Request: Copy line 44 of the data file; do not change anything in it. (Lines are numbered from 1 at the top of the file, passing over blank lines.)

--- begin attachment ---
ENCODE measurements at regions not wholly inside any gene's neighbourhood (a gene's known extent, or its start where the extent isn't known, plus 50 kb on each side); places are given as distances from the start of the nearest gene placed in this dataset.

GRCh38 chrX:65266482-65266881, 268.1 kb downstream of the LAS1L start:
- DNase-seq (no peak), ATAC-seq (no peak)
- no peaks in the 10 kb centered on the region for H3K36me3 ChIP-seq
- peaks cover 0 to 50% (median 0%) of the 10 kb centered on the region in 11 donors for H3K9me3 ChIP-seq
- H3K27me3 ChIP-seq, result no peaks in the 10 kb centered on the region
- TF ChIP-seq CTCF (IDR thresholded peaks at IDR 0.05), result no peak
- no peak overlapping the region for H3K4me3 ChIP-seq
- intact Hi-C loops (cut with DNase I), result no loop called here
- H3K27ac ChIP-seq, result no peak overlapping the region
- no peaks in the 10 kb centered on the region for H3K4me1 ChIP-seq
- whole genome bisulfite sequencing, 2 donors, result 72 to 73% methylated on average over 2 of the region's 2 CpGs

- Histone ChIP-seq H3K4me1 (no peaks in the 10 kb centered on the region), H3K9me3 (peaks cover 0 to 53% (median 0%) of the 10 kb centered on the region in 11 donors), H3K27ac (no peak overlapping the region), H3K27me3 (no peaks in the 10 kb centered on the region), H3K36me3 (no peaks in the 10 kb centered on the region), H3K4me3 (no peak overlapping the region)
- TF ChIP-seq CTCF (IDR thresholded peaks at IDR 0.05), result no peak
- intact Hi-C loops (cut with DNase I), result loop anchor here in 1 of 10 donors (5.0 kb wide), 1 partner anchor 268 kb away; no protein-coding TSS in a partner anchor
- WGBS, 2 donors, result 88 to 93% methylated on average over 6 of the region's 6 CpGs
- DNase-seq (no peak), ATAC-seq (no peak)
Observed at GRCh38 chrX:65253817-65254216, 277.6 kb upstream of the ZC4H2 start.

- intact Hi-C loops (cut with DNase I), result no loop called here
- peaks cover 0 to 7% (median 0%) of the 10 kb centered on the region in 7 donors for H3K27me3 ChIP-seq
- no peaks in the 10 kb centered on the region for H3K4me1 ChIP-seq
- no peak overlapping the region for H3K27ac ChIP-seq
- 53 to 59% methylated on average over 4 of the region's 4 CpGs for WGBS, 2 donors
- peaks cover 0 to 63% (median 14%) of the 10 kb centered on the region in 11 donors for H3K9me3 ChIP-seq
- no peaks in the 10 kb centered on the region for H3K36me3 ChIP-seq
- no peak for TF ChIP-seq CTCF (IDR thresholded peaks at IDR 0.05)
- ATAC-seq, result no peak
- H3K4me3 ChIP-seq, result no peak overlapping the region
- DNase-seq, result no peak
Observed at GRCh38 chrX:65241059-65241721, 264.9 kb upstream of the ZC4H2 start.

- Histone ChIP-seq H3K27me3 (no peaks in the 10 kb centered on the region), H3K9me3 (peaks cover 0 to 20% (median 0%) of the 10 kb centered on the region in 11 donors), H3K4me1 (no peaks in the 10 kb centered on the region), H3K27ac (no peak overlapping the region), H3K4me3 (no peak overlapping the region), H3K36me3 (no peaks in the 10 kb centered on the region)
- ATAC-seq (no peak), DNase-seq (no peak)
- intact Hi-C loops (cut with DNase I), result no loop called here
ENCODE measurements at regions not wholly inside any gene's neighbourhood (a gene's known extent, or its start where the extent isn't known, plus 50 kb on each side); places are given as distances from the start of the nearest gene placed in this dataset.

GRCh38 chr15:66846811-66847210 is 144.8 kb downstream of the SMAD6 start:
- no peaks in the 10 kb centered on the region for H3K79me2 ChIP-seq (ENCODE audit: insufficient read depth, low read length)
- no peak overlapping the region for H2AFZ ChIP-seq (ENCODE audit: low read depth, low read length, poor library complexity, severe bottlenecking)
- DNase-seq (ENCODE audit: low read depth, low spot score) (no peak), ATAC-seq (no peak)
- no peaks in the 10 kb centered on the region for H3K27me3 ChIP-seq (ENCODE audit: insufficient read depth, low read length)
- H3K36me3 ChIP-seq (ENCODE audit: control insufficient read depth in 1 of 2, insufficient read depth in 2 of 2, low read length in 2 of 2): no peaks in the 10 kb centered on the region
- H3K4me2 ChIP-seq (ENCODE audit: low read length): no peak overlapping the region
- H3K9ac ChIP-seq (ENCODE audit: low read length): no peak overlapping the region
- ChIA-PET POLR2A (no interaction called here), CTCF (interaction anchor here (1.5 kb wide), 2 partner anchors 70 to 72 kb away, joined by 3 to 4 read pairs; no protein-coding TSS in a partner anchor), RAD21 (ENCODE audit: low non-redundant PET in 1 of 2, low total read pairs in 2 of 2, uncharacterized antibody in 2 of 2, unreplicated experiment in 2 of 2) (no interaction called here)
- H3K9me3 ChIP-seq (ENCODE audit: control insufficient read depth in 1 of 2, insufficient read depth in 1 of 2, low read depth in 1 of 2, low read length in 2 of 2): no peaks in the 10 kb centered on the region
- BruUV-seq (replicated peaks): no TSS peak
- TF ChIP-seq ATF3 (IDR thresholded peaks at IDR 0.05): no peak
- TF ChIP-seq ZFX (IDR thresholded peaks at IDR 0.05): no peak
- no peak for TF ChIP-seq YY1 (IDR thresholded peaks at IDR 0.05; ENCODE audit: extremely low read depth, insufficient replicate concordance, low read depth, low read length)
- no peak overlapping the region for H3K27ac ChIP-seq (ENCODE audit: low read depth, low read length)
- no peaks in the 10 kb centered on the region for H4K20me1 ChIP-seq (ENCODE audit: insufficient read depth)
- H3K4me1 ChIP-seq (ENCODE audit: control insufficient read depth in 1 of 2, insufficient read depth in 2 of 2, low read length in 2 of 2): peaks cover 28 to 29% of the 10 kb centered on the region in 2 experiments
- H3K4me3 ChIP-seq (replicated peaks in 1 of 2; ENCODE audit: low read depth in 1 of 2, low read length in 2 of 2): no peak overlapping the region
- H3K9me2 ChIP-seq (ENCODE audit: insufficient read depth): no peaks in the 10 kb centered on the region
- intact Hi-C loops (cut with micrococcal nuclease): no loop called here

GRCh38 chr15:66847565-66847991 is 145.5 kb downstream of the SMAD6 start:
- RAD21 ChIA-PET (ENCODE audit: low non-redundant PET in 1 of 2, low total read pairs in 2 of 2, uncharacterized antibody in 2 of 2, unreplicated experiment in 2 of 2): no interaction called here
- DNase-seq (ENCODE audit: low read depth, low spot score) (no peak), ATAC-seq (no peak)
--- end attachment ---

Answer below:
- H3K9me3 ChIP-seq (ENCODE audit: control insufficient read depth in 1 of 2, insufficient read depth in 1 of 2, low read depth in 1 of 2, low read length in 2 of 2): no peaks in the 10 kb centered on the region